War for Talent Impacting Construction

The pandemic had a significant effect on the construction industry, with more than 1 million workers furloughed for more than two months during the U.S. lockdowns of February to April 2020. Since then, employment in the construction industry has bounced back, but firms are still short workers. Unlike other industries that have seen accelerated growth in wages among professionals, the construction trades saw wages shrink since the pandemic — from 20% to 23% overall. This makes attracting and retaining qualified, skilled talent more difficult in an already challenging time. What’s more is that the construction industry is expected to see 12% job growth to 2031, but approximately 41% of its current labor force will be eligible to retire by the same year.

An additional pressure is that unlike previous generations, millennials are not entering the trades like others before them, seeking instead more flexible, remote opportunities. A higher starting wage than most white-collar professions with an almost endless earning opportunity is one of several positives that may attract millennials to the construction trade. Their college-graduate counterparts average nationally just $34,000 per year starting out with salary variations occurring regionally and are saddled with student loan debt averaging $37,000.

Need for Balancing Growth and Issues Ahead

There is no doubt that, like other industries, the U.S. construction and trades industry has unique challenges ahead of it to succeed in a changing economy faced with supply chain issues, labor shortages, and material cost increases. The forecast for the industry is positive with projected growth and the issues of supply chain and inflation finding a better balance over the next six to nine months. The construction industry will have to embrace younger workers and find new ways to attract them to fill the void left as baby boomers and Generation X retire, but with a higher-than-average starting wage, the industry can succeed with both millennials and Gen Z by changing perceptions.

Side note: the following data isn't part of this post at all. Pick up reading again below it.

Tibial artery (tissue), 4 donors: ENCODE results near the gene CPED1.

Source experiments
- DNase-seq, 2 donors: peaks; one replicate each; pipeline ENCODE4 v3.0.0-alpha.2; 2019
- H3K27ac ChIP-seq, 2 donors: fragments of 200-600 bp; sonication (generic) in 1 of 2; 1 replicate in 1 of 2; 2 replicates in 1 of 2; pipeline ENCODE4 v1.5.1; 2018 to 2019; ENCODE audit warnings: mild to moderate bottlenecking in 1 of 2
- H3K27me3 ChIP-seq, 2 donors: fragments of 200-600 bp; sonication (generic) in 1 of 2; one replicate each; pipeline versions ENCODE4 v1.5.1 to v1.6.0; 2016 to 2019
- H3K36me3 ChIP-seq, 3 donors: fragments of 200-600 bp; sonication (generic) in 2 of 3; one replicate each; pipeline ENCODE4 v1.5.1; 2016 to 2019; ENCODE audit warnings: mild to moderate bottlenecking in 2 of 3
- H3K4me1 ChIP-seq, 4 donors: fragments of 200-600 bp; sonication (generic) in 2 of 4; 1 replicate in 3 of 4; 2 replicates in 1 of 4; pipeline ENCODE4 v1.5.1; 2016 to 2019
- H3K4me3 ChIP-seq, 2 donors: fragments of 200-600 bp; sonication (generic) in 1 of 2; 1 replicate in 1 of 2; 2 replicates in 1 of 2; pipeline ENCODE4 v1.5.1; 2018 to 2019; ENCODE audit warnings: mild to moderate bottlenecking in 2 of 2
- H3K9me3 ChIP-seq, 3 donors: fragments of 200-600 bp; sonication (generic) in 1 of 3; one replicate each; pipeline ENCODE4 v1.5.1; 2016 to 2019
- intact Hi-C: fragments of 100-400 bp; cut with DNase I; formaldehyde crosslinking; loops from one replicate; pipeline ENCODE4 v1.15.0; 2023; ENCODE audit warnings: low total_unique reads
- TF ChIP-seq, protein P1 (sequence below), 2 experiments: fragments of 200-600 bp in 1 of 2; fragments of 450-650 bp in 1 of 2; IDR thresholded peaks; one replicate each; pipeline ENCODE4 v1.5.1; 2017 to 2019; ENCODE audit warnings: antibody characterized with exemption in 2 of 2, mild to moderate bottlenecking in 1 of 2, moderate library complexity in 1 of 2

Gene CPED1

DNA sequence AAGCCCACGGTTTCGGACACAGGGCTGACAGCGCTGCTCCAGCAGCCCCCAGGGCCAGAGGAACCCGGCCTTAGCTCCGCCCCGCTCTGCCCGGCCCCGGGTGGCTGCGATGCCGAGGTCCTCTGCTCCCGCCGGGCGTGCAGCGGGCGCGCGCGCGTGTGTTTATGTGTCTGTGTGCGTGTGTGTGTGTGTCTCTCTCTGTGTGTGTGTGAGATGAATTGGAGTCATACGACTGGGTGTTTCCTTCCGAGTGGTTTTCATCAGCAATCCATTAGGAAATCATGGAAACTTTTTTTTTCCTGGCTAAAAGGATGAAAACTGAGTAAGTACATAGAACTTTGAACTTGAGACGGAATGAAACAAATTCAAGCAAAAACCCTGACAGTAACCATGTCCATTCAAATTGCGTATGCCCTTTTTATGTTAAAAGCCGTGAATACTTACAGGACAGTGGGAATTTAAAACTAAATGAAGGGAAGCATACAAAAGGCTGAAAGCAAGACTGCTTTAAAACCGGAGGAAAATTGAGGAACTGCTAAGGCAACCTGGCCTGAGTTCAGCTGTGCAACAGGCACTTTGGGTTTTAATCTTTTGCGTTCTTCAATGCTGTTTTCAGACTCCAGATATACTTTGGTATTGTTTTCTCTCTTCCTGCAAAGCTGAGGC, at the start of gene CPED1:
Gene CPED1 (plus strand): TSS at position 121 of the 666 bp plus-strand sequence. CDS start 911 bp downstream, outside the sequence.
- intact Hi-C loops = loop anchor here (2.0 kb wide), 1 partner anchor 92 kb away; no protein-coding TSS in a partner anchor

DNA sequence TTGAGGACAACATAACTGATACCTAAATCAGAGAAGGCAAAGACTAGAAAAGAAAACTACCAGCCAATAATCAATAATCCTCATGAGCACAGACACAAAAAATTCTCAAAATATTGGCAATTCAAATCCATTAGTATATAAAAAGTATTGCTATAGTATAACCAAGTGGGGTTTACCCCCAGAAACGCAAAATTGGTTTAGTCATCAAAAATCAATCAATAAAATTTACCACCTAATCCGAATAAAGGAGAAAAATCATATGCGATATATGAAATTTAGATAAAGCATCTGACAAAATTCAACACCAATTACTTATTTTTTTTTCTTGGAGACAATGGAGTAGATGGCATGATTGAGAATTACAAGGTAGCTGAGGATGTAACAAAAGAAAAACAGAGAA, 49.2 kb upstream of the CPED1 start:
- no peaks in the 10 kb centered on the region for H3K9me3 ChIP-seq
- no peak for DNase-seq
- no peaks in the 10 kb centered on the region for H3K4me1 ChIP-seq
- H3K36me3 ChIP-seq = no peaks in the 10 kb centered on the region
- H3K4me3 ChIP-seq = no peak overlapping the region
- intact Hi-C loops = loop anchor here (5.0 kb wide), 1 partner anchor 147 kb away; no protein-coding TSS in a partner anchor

ISS: A Resource in Challenging Times

In this unpredictable environment, organizations considering initiatives that require construction in their office, manufacturing, laboratory, or other commercial space will benefit from a partner with the ability to accurately estimate costs, navigate supply chain challenges, manage schedules, and mitigate these factors to successfully deliver projects on time and within budget. ISS has the resources, experience, and expertise to assist, leading project initiatives from concept to completion to ensure a client’s workspace reflects the reality of its workplace.

Learn more about ISS’ Project Management & Delivery services here.

About the Author

Todd R. Robertson, PE, CRE, CMRP, LEED AP, PMP

Head of Technical Services, North America

Contact Toddmailto: todd.robertson@us.issworld.com?subject=Inquiry